2017 Nickeil Alexander-Walker Hoop Summit Interview and Highlights

Jonathan Givony
Jonathan Givony
Jim Hlavac
Jim Hlavac
Apr 08, 2017, 10:25 pm
An interview with Nickeil Alexander-Walker with highlights from the Nike Hoop Summit practices in Portland, Oregon.


Interview

2017 Nike Hoop Summit Shooting Drills: World Select Team

Richard Walker
Richard Walker
Jim Hlavac
Jim Hlavac
Apr 06, 2017, 07:32 pm

2017 Nike Hoop Summit: World Select Team Measurements

DraftExpress
DraftExpress
Apr 03, 2017, 02:11 am
 Rounding out the list of future high major guards out of Canada on this roster, Alexander-Walker has tremendous size for a point guard at 6'5.5 with a 6'9 wingspan.  Teaming with Shai Alexander at Hamilton Heights Christian Academy in Tennessee this season, the Toronto native shares his teammate's terrific combination of size and length for either guard spotting.  The 18-year-old also tipped the scales at 191 pounds in Portland, a significant improvement from the 180 pounds he weighed at the BioSteel All-Canadian Game last spring.  Headed to the ACC to play under Buzz Williams at Virginia Tech this fall, Alexander-Walker certainly looks the part of an early contributor.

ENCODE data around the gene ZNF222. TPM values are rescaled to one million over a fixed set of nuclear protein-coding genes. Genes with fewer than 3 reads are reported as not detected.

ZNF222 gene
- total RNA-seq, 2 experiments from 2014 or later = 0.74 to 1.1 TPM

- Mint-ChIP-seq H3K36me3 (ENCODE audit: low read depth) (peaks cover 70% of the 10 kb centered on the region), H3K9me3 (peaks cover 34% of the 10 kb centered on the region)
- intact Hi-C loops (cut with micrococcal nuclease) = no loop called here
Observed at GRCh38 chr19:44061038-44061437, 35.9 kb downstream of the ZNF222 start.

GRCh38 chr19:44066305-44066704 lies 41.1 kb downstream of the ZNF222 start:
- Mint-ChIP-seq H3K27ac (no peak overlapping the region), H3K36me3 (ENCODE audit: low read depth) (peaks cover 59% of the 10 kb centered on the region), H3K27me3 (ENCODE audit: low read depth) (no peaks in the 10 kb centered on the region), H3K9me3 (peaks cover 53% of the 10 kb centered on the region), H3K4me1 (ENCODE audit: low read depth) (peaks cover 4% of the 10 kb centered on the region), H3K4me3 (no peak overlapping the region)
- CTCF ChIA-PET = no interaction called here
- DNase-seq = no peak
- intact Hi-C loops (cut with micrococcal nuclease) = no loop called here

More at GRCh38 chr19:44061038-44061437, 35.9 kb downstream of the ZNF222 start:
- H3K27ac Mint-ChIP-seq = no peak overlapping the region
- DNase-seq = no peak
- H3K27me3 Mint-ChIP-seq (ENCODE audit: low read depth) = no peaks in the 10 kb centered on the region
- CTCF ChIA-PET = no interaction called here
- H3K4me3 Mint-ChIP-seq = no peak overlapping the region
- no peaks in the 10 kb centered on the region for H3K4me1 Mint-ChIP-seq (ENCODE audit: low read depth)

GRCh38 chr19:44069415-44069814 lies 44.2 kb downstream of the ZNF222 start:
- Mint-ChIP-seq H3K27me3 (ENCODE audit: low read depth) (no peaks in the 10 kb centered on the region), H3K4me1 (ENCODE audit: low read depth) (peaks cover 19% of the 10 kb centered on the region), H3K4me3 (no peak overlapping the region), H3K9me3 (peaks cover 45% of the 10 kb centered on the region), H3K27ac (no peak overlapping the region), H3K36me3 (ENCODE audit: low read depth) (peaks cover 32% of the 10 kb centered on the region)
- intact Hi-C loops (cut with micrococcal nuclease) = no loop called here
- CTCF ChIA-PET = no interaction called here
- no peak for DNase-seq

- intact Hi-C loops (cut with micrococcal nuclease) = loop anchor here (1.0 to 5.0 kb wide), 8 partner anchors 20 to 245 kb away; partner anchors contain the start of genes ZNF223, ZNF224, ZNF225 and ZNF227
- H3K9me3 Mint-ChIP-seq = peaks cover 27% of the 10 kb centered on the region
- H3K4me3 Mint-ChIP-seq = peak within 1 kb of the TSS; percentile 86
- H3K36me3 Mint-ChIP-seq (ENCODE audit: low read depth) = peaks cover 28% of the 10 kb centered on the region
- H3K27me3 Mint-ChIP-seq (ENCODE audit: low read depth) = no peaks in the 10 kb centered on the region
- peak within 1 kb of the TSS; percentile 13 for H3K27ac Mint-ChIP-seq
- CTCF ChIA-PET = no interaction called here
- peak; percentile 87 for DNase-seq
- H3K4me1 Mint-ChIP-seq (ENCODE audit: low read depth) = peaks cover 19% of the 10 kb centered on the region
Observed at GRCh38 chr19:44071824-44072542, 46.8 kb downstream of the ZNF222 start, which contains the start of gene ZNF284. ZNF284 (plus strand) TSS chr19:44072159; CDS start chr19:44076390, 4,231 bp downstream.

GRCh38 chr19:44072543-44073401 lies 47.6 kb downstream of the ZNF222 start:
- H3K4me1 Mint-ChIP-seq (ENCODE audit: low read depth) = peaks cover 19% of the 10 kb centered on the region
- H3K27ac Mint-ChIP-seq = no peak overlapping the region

The Top Ten Performers at the 2016 adidas Nations

Julian Applebome
Julian Applebome
Jonathan Givony
Jonathan Givony
Mike Schmitz
Mike Schmitz
Aug 03, 2016, 04:56 pm
#7) Nickeil Alexander-Walker, 6'5, Point Guard, 17.9 years old, Canada

EWA: .9
PER: 24.5
TS%: 73.1%
13.6 PTS, 3.4 REB, 1.6 AST, .8 STL, 14-25 3P%, 60.4 FG%

After a strong showing for second place Canada at the U18's just a couple weeks ago, Alexander-Walker put together another impressive performance for Team Canada. He shot the ball well at the U18's, and did it again at the Adidas Nations, finishing second in 3-pointers made on remarkably efficient 56% on five attempts per game. He finished third in true shooting percentage at 73.1, the only guard to rank in the top eight of that statistic.